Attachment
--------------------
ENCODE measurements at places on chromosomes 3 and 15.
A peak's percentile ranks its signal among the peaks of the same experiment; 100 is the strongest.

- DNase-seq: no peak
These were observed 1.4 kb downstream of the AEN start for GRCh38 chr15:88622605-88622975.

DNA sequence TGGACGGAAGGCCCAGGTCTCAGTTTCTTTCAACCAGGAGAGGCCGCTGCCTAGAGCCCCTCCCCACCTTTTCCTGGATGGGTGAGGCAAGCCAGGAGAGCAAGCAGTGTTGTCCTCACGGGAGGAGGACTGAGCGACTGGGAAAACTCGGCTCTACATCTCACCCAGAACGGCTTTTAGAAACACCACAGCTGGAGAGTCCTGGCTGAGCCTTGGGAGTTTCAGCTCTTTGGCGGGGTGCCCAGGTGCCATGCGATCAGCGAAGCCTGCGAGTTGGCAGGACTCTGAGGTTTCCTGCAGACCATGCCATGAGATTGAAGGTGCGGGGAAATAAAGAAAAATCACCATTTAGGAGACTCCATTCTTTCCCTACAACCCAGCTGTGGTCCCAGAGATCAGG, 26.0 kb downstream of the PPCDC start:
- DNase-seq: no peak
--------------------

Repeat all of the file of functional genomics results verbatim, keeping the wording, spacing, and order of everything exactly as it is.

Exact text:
ENCODE measurements at places on chromosomes 3 and 15.
A peak's percentile ranks its signal among the peaks of the same experiment; 100 is the strongest.

- DNase-seq: no peak
These were observed 1.4 kb downstream of the AEN start for GRCh38 chr15:88622605-88622975.

DNA sequence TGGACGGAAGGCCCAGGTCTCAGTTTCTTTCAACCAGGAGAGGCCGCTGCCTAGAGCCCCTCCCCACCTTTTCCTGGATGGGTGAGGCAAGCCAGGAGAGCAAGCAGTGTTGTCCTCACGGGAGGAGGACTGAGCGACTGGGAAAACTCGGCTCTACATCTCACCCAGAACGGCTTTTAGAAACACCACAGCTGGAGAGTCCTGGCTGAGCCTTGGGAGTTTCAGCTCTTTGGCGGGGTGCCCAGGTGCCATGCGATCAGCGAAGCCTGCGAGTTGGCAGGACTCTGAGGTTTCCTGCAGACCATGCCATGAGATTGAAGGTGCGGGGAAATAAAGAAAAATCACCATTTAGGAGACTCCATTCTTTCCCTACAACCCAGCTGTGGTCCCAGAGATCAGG, 26.0 kb downstream of the PPCDC start:
- DNase-seq: no peak